British Airways Scraps Its High Life Magazine After Half A Century

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British Airways today revealed that it is pulling printed copies of its High Life magazine from all flights. The publication, which has been in circulation for almost half a century, will be replaced with a downloadable digital edition. The airline said that the COVID pandemic had prompted the change.

British Airways, High Life Magazine, Scrapped
Much like this Boeing 747, the British Airways High Life Magazine has taken its last flight. Photo: British Airways

In-flight magazines have been a staple of the flying experience. They allowed for an airline to provide information and gather sponsorships while simultaneously giving passengers something to kill time on a long flight. However, it seems as though final boarding has been called for the publications, sped up by the current COVID-19 pandemic.

Bye-bye High Life

One particular publication that the COVID-19 pandemic has bid farewell to is the High Life magazine in circulation on British Airways flights. As the virus is spread through touch, an increased focus has been placed on disinfecting high-touch surfaces. However, disinfecting a magazine is not the most straightforward process.

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With this in mind, after 47 years, British Airways will stop placing the High Life magazine in seat-back pockets on its aircraft. Instead, the magazine will be distributed digitally. Every executive club member will get a monthly email with the publication. Meanwhile, passengers onboard will be able to download it for free from the aircraft’s WiFi.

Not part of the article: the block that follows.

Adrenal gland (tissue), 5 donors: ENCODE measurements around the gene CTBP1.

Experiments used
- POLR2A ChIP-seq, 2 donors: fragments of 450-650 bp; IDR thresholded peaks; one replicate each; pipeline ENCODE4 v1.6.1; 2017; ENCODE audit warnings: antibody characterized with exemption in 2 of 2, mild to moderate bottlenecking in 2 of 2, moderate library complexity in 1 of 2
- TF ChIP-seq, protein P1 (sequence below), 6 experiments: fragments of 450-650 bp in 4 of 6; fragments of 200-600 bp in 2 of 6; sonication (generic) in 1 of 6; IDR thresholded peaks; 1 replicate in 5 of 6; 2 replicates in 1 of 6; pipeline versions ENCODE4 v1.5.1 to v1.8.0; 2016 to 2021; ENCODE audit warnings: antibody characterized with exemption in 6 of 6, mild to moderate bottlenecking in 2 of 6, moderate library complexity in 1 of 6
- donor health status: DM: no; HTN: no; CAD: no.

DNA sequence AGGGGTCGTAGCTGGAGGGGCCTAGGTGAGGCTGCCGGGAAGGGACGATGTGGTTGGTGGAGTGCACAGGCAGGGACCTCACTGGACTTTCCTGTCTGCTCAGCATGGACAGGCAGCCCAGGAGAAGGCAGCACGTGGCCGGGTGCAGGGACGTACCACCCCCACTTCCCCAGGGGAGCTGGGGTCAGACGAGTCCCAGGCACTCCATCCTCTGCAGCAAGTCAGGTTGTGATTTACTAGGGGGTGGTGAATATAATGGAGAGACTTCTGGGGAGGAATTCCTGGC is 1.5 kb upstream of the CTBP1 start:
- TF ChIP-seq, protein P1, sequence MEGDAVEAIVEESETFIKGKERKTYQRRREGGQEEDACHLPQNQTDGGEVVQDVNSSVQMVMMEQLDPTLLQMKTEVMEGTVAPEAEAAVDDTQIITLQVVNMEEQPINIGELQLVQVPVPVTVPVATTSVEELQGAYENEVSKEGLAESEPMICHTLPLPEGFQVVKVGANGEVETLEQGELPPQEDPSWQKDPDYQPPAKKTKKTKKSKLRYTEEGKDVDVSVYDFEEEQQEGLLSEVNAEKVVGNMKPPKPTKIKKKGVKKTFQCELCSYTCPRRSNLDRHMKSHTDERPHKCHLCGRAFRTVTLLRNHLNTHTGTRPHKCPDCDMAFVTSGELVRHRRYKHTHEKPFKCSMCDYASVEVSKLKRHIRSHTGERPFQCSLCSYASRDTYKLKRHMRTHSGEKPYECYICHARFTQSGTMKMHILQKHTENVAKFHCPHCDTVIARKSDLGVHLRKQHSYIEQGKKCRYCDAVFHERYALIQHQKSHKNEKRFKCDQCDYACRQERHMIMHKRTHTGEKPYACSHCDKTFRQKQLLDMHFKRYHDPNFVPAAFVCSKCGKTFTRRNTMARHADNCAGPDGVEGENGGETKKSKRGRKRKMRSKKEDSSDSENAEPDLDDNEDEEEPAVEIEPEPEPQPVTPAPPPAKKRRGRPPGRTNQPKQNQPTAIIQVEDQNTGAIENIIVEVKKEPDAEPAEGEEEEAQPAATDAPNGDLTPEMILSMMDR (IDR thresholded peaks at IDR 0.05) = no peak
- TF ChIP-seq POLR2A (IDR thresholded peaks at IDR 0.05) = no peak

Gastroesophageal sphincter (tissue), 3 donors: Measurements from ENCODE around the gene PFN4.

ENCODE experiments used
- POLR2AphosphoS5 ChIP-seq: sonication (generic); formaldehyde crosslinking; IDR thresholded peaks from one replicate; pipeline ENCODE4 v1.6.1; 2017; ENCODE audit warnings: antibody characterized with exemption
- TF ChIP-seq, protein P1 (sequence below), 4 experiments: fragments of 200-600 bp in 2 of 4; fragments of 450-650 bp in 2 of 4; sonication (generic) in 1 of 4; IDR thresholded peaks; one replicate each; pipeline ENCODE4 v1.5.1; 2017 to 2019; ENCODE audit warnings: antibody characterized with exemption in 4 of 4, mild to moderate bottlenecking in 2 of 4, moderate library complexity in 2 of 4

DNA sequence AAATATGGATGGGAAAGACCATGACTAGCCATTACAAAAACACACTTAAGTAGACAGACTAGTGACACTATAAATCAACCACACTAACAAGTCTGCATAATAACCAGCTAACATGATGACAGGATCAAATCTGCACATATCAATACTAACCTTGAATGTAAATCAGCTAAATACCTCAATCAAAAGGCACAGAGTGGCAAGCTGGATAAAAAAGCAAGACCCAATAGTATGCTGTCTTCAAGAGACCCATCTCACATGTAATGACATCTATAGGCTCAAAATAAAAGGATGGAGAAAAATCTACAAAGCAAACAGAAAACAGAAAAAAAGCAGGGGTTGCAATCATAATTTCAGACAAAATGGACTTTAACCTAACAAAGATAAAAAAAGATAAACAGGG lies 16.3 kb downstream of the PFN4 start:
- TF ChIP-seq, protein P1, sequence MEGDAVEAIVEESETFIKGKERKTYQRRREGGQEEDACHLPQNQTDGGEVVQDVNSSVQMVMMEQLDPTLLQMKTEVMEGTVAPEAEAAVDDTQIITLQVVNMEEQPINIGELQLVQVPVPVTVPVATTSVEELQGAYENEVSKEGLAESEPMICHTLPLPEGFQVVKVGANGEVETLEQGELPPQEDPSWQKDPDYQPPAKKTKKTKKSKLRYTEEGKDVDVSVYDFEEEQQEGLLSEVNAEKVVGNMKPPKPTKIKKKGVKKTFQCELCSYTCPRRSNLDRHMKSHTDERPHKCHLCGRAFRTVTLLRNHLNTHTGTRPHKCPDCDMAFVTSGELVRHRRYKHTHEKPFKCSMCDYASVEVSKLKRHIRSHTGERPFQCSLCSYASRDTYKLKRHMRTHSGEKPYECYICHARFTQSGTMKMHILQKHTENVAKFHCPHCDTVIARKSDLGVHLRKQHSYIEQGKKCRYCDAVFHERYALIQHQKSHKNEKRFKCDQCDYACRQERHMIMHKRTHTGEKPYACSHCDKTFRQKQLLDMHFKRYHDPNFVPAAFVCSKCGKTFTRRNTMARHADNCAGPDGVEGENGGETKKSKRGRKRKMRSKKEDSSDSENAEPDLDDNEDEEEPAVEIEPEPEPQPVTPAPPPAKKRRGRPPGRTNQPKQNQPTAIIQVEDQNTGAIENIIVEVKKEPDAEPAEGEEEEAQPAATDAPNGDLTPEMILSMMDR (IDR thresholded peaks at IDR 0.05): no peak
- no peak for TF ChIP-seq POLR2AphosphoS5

British Airways, High Life Magazine, Scrapped
The magazine will now only be released digitally. Photo: British Airways

Commenting on the removal of physical copies, Hamish McVey, British Airways’ Head of Brand and Marketing said,

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“We know our customers value technology and a contactless journey, especially in the current climate, so we are delighted to now be able to provide over five million customers a month with digital High Life.”

A hidden benefit?

COVID-19 has brought about the change to High Life. However, could there be a second benefit from removing the magazine from flights?

Before the pandemic, the focus of aviation this year was thought to be on the environment and sustainably. Removing the inflight magazine ticks two boxes here. Firstly, it means that British Airways will not need to print tens of thousands of magazines every month, saving on paper and the environmental footprint of production.

However, additionally, the weight will have been removed from inside the cabin. At first, it sounds insignificant. However, when you multiply the effect across all flights for a year, the weight savings will start to add up. In August 2019, Simple Flying weighed a selection of the centenary copy of the airline’s magazine.

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British Airways, High Life Magazine, Scrapped
Customers will still have an excellent view to help pass the time. Photo: British Airways

The publication weighed 307 grams. Now, with 331 seats on one of the airline’s swish new Airbus A350s, that equates to around 100 kilograms. However, if an aircraft was operated twice a day for 365 days that, would equate to a saving of around 72,500kg across a year.

Of course, if you really will miss the High Life magazine, a handful of printed copies will still be available in the British Airways lounge.

Will you miss High Life? Let us know what you think and why in the comments!

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